Synopses & Reviews
Alexander von Humboldt became a wholly new kind of nineteenth-century hero - the scientist-explorer - and in Personal Narrative he invented a new literary genre, the travelogue. Between 1799 and 1804 he explored the tropical Spanish Americas, by his death in 1859 he had won international fame. He was the first European to discuss, draw and speculate on Aztec art, the first to observe reverse polarity in magnetism, the first to propagate the notion of seismic waves, the first to discover why America is called America. A true Romantic, an admirer of Rousseau and close friend of Goethe, Humboldt was a passionate observer, never a colonial despoiler, and his writings made a profound impact upon the course of Victorian science. This volume contains a fascinating selection from Humboldt's original 1,997 pages of Personal Narrative, in the first English translation to appear since 1851.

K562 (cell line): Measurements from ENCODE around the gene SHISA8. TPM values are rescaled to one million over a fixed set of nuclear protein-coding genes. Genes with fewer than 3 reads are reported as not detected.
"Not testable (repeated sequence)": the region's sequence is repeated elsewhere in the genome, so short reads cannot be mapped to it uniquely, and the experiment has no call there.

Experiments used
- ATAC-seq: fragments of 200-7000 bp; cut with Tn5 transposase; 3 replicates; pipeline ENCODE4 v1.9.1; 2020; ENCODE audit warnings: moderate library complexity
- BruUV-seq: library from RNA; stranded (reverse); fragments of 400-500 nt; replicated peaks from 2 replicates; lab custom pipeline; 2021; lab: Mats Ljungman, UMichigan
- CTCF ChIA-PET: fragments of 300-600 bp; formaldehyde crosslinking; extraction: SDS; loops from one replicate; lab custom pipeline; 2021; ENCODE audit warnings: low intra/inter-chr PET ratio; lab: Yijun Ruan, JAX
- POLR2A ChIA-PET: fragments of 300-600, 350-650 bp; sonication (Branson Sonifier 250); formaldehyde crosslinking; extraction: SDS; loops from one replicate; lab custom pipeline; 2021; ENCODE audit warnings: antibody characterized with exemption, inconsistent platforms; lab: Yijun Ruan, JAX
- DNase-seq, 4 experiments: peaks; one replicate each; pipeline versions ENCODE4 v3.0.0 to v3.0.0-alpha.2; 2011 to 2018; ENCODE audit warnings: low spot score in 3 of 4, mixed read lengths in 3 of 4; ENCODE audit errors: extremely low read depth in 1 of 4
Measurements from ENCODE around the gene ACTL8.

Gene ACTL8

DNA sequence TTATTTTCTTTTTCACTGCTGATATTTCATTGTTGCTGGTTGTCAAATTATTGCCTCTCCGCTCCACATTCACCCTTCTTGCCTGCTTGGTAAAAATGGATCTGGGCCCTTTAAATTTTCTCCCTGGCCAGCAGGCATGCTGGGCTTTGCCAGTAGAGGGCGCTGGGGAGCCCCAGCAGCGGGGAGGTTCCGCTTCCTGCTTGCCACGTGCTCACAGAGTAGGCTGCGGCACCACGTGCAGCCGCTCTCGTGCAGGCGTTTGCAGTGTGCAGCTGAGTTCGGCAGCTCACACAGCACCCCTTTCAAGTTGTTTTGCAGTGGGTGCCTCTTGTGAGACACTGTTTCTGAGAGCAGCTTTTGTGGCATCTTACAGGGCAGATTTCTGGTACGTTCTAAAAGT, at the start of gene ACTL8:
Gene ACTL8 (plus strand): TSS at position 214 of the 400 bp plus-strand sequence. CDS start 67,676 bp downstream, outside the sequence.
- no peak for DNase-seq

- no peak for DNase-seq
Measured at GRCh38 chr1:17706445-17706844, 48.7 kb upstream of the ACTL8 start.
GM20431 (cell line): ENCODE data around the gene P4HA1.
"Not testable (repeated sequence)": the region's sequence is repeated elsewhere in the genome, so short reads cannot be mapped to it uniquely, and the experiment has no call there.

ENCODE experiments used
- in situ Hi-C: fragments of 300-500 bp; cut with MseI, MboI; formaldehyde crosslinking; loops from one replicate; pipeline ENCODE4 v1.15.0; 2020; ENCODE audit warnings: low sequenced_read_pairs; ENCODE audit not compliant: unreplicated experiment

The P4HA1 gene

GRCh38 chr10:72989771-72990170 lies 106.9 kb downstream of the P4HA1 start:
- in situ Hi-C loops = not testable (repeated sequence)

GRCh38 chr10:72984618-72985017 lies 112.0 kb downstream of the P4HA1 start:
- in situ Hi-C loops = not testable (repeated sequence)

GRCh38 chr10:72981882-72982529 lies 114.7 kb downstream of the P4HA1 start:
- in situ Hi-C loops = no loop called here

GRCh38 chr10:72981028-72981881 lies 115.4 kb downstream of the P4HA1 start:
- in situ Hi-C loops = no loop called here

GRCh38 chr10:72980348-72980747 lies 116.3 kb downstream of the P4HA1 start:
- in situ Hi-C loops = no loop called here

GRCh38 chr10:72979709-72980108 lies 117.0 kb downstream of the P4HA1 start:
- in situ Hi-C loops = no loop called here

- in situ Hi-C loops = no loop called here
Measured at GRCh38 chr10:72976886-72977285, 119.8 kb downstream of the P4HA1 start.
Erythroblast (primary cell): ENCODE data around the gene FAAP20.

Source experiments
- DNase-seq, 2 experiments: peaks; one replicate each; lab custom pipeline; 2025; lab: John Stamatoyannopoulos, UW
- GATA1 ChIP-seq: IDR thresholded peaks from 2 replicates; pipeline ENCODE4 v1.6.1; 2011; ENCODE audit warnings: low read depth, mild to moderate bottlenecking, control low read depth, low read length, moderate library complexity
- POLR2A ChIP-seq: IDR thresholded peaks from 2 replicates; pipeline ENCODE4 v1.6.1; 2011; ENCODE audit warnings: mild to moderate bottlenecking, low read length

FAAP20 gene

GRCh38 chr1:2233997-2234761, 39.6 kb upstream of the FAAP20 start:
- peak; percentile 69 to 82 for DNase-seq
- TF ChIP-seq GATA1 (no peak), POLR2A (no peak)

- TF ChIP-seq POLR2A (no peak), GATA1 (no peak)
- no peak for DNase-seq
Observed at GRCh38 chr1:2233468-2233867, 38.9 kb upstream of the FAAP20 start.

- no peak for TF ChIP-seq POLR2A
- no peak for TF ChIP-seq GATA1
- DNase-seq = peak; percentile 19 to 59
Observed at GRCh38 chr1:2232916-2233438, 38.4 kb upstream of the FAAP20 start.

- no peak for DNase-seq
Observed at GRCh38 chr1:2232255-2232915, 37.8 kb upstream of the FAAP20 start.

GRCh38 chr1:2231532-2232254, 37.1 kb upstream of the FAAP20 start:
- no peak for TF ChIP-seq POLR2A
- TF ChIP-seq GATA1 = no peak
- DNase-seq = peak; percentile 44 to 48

Alexander von Humboldt visited the tropics of the New World between 1799 and 1804. On his return he wrote this book, a classic work of travel that is also one of the great products of enlightenment natural science. This book looks at the man and his work.
Includes bibliographical references (p. lxx-lxxii).
Table of Contents
Translated by Jason Wilson with an Introduction by Malcolm Nicolson
Historical Introduction by Malcolm Nicolson
Introduction by Jason Wilson